The Business of Translation – What Are You Leaving on the Table?

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By Rossion

As we head into uncertain economic times – call it a slow cession, a recession, or a time of high inflation – our bottom lines are changing. As a business owner, how are you adapting? Are you focused on attracting new business, or on maintaining the status quo? Have you considered translation as a strategy for growth?

What Are the Demographics of My Region, Country, or Audience?

To better understand how to best attract new business, it helps to start with data. What are the language demographics in your area? What segments of the population may be interested in your business’s offering, and how do you best approach them?

Canada is a large country with a diverse population. Fifty-five percent of Canadians identify English as their mother tongue, but 75 percent speak English at home. Nineteen percent name French as their mother tongue, and 21 percent speak French at home.

These proportions vary depending on where you are in the country. In Quebec, only 10 percent list English as their mother tongue, followed by nonofficial languages (15 percent), and French at over 75 percent. In Manitoba, however, 75 percent name English as their mother tongue, followed by nonofficial languages at 25 percent, 3.5 percent as French, and 2 percent as Indigenous languages. The takeaway? Your audience — and customer base — is vast.

If you do most of your business in the United States, things look different. While most US citizens speak English at home, the amount of people who speak a language other than English is growing. Over 27 million people speak Spanish at home, several other languages are also prominent, with between 1.5 million to over 3 million language speakers.

What’s the Best Way to Approach My Customer Base?

Studies show that consumers are more likely to buy from businesses if the business offers content in their native language. So, what does this mean for your business? Ask yourself the following questions:

  • How can I be more approachable to my consumers?
  • How do I ensure my customers are comfortable and open to doing business with me?
  • Are there nuances in my business that would be easier to communicate with my customers about in their native language(s)? Chances are, the answer is yes!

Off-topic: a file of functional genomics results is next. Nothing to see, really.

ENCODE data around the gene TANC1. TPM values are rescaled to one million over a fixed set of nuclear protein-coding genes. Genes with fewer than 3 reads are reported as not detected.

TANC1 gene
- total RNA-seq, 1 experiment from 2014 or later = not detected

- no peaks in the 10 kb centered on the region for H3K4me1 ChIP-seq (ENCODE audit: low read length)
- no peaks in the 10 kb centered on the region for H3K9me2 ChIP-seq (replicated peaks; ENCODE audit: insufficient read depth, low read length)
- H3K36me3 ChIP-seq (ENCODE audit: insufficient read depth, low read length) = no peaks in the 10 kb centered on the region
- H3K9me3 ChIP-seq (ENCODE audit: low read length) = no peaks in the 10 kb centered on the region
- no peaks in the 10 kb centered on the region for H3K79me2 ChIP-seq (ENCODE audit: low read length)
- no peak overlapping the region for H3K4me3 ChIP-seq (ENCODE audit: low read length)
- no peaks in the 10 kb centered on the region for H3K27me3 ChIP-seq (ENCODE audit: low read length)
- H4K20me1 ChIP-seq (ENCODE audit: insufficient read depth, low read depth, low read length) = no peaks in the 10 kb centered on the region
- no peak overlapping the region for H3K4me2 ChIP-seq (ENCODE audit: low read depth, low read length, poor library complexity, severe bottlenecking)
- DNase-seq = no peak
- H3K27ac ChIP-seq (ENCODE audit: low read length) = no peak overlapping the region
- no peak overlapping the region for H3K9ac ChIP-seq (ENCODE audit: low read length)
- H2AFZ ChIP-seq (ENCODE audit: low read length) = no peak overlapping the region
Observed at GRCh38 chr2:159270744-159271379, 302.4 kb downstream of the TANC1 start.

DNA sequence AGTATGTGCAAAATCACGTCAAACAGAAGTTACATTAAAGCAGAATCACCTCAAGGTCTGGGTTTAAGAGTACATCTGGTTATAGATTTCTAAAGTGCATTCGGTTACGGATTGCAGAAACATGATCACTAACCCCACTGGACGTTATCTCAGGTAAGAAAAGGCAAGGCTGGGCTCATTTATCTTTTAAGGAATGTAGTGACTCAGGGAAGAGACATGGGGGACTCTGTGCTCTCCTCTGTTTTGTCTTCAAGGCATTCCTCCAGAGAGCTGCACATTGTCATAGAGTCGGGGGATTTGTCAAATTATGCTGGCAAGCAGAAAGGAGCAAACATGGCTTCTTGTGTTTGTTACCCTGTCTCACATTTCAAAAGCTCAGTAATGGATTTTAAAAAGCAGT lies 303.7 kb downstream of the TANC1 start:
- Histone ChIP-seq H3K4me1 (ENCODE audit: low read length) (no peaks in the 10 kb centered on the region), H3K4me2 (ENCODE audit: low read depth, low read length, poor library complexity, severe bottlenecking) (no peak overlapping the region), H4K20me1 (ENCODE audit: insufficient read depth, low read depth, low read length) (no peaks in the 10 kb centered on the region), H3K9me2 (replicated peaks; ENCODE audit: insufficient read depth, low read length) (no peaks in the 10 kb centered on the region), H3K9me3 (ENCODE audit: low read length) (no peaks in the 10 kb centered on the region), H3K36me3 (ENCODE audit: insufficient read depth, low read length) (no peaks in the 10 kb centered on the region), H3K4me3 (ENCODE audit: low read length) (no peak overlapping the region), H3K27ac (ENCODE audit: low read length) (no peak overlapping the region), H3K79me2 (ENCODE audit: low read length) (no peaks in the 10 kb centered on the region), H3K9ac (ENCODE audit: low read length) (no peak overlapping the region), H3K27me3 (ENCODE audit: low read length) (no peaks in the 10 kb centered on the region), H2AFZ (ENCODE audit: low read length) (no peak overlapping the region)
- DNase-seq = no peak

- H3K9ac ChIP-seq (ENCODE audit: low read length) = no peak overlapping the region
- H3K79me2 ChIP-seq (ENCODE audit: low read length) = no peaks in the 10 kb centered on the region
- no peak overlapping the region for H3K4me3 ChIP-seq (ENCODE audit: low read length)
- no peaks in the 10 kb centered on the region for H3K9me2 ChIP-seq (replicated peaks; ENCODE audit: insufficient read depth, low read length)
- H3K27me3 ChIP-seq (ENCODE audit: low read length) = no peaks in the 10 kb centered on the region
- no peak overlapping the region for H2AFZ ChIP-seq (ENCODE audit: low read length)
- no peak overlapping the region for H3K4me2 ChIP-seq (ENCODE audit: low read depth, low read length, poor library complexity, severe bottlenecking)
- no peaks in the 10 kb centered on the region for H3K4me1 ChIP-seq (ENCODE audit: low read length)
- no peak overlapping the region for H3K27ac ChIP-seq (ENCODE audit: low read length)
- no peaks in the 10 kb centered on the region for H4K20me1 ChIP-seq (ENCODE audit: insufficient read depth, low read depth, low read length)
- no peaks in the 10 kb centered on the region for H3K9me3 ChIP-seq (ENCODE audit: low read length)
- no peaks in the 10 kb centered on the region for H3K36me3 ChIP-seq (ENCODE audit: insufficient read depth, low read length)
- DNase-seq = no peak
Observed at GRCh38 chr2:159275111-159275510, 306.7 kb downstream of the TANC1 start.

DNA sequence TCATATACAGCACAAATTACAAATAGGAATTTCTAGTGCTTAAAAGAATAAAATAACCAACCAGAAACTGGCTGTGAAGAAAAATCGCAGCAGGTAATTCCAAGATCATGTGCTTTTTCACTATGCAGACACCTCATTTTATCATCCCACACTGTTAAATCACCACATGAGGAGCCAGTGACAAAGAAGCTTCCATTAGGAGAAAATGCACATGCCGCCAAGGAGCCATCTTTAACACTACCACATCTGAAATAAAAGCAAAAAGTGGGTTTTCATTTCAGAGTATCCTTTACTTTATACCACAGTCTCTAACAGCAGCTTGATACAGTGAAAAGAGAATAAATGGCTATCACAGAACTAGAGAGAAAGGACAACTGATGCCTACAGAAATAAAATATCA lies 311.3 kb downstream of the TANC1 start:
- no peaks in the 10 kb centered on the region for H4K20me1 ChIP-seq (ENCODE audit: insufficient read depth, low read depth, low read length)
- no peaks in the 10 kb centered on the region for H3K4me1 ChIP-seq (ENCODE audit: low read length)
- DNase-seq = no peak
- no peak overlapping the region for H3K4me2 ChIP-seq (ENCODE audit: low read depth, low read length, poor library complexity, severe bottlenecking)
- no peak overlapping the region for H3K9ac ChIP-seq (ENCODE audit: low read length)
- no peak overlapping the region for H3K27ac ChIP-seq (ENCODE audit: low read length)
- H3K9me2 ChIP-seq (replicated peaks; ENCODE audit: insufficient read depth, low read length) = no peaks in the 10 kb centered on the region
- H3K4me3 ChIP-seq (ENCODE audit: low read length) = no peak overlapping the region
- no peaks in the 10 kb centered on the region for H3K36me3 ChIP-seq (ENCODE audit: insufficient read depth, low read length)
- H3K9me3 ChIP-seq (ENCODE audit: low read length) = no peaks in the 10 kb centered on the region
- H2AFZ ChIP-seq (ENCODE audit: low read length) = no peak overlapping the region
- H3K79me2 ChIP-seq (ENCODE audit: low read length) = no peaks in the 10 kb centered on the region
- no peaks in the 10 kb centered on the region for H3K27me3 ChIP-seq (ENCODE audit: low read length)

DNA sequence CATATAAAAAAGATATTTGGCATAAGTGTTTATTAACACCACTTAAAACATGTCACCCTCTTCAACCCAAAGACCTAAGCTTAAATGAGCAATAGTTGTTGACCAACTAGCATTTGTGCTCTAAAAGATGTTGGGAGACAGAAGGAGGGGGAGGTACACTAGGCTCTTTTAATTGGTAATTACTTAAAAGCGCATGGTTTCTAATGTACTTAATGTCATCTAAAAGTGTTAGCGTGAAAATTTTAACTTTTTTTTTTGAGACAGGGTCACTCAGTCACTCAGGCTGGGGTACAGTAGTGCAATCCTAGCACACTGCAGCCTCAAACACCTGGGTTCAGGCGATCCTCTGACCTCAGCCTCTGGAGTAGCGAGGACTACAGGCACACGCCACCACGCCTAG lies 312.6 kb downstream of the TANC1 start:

Am I Limiting My Business by Working in One Language?

Many businesses in Canada – particularly in Quebec, with the new Bill 96 – offer their websites in English and French. But many businesses that operate outside of Quebec choose not to translate all of their content. If you are one of those businesses, you may be limiting your customer base. Do you have content that would be more effective in your customers’ native languages? Do you see web traffic drop off once readers reach untranslated sections of your website or if they cannot find product information in their language of choice?

An important part of running a successful business is providing clear, to-the-point information for your customers. Translation can help achieve this goal.

Key Takeaways: Translation and Your Business

  • Offering content or services in multiple languages can open up your business to a new market.
  • Understanding the language demographics where you operate your business may help you to better assess your potential customer base.
  • Customers are more likely to purchase from a business that offers content in their native language. Your business may be limiting itself by not providing any — or enough –information in the language of your customers’ choice.

Planning to localize content for the Quebec market? We’re here to help. Get in touch to learn how Rossion can support your company’s transition and adapt your industry-specific content to French. Get in touch


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